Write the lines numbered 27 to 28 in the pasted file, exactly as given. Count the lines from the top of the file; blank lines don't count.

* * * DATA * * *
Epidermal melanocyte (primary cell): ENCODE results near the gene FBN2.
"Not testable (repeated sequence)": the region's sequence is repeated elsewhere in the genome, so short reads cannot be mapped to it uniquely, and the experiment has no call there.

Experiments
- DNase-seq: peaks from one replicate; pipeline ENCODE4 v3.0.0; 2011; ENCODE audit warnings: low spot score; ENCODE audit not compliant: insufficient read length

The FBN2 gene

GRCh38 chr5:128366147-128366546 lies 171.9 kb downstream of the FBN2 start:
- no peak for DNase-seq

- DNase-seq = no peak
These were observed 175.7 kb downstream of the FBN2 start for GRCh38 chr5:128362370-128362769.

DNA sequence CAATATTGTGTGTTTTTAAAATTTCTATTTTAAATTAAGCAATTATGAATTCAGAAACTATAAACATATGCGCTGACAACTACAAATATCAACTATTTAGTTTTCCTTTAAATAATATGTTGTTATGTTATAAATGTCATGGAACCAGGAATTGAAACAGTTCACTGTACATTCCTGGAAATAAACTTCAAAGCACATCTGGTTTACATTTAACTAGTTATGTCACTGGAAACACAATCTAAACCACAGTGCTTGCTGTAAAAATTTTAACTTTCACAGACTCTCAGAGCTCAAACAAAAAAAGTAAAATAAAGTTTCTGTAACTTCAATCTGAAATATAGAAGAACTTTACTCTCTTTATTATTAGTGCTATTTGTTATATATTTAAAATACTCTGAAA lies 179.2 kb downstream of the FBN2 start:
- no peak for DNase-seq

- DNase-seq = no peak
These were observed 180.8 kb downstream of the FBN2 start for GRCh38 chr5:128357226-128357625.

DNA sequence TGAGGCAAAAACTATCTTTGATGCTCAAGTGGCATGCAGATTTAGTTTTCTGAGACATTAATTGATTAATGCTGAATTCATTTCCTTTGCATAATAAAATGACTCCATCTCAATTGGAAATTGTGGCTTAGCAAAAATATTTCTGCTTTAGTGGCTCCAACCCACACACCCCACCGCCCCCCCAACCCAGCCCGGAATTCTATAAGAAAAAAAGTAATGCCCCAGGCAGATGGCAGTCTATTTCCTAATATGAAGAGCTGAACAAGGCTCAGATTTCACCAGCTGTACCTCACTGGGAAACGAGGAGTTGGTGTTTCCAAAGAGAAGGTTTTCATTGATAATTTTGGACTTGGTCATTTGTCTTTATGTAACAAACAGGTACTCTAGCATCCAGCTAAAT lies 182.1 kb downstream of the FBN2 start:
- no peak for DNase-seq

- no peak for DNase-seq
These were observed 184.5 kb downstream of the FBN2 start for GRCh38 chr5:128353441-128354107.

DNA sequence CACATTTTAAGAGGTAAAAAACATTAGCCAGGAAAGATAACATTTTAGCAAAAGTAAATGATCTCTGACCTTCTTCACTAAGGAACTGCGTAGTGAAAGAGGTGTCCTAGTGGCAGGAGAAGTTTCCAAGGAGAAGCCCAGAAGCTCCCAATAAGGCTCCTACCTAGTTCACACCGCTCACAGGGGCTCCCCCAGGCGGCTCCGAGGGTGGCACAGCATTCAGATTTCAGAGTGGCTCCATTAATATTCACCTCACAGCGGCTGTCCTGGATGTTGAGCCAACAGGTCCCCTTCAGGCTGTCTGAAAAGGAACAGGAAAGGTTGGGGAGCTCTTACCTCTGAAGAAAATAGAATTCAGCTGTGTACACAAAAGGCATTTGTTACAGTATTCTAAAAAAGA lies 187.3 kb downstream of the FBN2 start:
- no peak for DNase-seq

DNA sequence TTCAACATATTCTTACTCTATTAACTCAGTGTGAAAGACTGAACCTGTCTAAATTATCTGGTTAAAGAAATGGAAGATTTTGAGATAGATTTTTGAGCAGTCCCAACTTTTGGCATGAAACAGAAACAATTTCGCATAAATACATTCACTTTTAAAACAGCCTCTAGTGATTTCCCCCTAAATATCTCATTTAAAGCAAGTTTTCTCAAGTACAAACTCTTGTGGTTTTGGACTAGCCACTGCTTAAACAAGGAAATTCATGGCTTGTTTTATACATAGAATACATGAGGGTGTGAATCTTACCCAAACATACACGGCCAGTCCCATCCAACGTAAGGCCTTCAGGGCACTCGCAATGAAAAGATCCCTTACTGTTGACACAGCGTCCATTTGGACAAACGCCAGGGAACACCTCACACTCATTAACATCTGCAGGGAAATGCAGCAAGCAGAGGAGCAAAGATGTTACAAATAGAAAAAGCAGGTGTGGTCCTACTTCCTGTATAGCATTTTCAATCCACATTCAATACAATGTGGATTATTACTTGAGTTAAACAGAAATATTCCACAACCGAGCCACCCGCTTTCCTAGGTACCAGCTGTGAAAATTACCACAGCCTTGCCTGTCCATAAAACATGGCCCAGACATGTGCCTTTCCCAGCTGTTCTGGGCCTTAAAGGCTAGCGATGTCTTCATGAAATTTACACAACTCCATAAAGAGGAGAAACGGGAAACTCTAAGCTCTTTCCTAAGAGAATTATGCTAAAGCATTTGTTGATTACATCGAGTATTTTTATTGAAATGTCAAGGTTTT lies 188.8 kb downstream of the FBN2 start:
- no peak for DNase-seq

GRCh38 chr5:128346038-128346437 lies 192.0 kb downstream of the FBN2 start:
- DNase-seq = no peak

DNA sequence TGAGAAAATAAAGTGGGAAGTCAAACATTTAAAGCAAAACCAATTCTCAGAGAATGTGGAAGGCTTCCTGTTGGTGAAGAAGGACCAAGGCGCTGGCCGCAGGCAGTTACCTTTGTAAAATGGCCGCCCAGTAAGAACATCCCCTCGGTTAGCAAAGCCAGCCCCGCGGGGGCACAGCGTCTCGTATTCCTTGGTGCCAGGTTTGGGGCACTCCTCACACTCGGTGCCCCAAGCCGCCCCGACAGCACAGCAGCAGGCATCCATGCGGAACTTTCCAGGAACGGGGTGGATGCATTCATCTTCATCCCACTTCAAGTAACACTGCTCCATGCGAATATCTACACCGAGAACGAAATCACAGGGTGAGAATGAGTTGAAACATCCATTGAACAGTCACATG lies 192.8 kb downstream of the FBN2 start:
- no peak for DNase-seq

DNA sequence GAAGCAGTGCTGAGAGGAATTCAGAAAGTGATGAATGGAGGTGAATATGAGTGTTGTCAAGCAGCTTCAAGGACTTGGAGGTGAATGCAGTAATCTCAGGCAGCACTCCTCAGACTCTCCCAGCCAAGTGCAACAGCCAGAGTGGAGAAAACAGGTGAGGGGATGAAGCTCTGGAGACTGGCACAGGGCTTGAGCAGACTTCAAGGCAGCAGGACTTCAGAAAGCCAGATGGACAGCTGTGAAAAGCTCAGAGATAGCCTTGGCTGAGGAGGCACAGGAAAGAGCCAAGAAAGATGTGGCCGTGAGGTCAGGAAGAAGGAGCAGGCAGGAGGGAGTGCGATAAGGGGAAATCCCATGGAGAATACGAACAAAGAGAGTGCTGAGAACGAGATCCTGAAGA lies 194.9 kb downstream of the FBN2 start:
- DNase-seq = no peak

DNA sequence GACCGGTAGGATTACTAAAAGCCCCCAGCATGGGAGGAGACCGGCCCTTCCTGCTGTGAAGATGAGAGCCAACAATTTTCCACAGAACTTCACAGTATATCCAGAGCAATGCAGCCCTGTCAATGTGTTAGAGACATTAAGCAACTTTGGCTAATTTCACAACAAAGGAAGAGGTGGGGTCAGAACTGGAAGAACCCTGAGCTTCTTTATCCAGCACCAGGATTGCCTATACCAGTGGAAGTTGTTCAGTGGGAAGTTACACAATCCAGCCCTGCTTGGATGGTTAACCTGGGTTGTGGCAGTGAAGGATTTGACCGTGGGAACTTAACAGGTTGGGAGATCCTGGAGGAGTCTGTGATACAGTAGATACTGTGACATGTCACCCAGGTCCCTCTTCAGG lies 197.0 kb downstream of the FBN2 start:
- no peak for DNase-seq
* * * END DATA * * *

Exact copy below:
- DNase-seq = no peak

DNA sequence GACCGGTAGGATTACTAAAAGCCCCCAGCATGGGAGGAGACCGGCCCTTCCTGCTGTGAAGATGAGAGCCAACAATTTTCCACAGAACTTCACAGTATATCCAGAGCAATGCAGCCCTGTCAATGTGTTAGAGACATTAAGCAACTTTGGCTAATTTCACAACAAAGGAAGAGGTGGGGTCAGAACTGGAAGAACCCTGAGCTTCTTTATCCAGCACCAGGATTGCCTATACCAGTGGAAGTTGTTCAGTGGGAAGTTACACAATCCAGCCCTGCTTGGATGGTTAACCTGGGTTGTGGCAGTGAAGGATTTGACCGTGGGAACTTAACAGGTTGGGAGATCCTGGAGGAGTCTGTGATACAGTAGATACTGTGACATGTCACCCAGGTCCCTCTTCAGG lies 197.0 kb downstream of the FBN2 start: